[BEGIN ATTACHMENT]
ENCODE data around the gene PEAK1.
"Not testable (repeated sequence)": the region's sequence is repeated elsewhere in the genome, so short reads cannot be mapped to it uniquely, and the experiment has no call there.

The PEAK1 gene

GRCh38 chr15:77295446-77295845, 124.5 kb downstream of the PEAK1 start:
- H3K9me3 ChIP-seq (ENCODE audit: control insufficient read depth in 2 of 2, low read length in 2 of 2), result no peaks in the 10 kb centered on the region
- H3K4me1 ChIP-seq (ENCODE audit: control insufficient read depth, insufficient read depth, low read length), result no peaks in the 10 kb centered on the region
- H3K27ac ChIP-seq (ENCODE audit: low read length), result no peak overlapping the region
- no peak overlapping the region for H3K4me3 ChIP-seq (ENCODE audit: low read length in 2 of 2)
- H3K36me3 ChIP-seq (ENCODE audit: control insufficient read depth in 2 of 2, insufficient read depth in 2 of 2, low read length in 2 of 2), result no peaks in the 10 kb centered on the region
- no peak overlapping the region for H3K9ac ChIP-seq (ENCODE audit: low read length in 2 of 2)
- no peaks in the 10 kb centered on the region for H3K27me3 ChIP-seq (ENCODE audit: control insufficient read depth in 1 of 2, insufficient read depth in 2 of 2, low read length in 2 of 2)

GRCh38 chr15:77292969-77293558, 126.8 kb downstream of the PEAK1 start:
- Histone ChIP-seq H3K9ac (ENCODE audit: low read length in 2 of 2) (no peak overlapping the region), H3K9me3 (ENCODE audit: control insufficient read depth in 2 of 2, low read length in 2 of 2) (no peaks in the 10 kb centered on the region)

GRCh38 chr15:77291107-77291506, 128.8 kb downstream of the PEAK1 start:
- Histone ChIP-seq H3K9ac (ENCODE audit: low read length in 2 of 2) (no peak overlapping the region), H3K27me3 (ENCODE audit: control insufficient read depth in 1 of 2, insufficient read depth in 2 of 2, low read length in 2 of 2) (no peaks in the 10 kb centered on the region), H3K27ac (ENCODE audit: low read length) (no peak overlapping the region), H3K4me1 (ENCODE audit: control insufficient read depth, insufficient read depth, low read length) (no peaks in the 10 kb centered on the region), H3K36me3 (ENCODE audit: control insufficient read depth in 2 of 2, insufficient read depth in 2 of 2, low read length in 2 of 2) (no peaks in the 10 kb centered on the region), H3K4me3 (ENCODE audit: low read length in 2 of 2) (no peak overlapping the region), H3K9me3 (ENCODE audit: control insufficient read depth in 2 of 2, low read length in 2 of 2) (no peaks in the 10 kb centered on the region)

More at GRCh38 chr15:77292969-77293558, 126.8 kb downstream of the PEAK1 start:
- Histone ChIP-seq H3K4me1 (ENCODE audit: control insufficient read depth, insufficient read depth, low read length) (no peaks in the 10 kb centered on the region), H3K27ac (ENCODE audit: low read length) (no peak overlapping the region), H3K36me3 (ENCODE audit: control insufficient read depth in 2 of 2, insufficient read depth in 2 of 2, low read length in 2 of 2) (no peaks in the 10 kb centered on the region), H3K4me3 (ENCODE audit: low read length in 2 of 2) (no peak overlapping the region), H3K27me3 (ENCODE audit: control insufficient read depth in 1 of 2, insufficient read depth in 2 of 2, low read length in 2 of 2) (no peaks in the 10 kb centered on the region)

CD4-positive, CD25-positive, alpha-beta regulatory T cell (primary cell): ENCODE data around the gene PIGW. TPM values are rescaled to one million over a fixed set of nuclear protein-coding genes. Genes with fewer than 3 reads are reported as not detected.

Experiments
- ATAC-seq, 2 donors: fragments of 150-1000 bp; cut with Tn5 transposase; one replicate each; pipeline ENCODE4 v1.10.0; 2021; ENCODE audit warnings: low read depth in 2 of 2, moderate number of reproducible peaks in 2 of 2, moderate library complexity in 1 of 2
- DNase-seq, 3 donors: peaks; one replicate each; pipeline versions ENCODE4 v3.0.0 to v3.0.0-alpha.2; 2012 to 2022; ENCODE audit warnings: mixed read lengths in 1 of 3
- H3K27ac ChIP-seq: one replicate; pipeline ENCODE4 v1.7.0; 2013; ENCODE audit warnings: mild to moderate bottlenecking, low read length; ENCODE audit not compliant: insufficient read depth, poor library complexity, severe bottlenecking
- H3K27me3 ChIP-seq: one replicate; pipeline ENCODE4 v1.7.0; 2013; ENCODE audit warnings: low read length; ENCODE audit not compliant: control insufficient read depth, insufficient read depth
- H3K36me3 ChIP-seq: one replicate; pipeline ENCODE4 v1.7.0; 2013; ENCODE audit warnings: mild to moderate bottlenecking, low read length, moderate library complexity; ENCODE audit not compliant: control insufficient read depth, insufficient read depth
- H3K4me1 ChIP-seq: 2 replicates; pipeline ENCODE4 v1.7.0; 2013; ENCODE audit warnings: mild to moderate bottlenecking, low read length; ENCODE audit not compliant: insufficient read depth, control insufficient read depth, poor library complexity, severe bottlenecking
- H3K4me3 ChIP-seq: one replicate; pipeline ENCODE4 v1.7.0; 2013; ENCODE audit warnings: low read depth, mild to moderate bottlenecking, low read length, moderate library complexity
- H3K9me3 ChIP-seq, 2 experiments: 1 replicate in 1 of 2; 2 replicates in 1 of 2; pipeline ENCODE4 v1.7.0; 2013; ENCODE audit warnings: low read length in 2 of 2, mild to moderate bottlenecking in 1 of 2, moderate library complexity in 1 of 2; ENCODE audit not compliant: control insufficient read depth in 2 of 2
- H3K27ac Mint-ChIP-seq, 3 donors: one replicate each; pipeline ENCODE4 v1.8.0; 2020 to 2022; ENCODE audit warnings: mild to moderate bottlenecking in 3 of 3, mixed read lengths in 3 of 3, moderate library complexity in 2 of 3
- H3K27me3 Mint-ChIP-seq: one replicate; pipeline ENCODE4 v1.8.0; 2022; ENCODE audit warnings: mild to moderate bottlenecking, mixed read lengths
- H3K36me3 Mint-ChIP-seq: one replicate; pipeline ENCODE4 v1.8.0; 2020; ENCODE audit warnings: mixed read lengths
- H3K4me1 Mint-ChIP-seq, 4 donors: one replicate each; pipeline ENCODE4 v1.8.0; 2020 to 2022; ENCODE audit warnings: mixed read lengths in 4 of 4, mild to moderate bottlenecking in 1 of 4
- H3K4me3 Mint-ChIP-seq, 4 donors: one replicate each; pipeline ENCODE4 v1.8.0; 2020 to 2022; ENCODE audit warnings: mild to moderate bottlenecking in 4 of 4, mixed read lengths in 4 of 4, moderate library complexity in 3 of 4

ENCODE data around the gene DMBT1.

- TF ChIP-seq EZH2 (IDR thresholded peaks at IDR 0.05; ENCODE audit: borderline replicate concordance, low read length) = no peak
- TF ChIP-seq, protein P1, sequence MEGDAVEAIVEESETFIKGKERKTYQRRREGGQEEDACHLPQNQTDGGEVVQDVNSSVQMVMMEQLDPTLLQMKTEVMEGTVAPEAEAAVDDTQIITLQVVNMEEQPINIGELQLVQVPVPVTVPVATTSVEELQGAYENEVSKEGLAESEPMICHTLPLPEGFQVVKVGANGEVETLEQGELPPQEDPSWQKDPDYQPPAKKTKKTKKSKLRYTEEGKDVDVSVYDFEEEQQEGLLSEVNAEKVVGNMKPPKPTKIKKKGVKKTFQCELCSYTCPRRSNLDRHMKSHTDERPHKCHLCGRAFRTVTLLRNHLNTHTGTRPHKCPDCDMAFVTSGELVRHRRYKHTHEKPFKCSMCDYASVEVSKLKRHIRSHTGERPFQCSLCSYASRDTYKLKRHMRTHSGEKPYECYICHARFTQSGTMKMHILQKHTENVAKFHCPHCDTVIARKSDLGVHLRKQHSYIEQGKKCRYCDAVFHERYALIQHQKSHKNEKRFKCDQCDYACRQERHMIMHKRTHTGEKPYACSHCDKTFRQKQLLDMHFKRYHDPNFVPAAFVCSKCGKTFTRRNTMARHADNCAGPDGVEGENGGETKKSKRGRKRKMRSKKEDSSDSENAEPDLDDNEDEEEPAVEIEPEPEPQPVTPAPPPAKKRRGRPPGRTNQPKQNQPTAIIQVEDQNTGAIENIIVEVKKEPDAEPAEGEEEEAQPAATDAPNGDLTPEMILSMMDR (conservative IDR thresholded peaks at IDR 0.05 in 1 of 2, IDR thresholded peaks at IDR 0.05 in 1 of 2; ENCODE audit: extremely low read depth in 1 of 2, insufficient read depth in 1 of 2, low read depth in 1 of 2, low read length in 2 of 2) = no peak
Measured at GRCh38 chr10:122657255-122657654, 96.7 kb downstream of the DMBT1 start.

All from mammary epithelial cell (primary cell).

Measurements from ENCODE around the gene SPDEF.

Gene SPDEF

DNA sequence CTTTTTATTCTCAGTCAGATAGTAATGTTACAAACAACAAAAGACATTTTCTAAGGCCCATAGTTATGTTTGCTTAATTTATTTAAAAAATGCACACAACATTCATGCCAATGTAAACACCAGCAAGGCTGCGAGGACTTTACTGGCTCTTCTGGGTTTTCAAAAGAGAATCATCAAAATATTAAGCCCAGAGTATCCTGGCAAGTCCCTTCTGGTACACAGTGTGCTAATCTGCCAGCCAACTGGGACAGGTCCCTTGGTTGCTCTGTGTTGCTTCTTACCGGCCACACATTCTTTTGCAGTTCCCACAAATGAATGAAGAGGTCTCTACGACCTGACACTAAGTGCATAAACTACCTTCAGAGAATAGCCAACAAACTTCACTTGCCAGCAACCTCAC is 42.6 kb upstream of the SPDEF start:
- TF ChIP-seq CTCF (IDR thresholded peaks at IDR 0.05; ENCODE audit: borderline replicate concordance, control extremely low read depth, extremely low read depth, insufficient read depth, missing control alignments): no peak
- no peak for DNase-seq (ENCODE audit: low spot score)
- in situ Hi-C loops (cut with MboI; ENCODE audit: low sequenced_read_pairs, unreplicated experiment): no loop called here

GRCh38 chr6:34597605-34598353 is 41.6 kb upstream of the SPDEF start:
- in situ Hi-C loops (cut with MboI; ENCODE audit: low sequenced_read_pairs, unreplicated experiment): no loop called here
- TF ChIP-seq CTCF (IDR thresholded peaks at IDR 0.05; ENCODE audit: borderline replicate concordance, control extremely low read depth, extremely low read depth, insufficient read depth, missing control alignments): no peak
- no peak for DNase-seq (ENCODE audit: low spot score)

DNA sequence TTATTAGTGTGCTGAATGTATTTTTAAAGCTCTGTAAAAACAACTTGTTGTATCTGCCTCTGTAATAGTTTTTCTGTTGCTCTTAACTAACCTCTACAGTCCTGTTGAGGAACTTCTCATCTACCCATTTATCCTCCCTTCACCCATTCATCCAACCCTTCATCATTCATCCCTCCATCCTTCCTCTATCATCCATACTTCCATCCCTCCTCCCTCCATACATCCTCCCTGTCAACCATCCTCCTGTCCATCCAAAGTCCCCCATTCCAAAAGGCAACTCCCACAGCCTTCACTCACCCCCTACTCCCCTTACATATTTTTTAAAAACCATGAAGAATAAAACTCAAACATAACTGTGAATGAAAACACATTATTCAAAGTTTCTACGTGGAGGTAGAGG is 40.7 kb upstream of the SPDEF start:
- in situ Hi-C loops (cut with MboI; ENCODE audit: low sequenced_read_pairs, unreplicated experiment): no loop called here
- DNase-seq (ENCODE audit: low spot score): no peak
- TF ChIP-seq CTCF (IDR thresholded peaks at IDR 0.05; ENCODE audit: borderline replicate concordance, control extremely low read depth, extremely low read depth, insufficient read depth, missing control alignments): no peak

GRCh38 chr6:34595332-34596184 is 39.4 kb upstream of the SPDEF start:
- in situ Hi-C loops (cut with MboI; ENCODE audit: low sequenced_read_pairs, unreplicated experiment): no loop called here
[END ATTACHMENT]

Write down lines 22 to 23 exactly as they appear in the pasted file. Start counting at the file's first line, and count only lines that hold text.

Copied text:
- H3K27ac ChIP-seq: one replicate; pipeline ENCODE4 v1.7.0; 2013; ENCODE audit warnings: mild to moderate bottlenecking, low read length; ENCODE audit not compliant: insufficient read depth, poor library complexity, severe bottlenecking
- H3K27me3 ChIP-seq: one replicate; pipeline ENCODE4 v1.7.0; 2013; ENCODE audit warnings: low read length; ENCODE audit not compliant: control insufficient read depth, insufficient read depth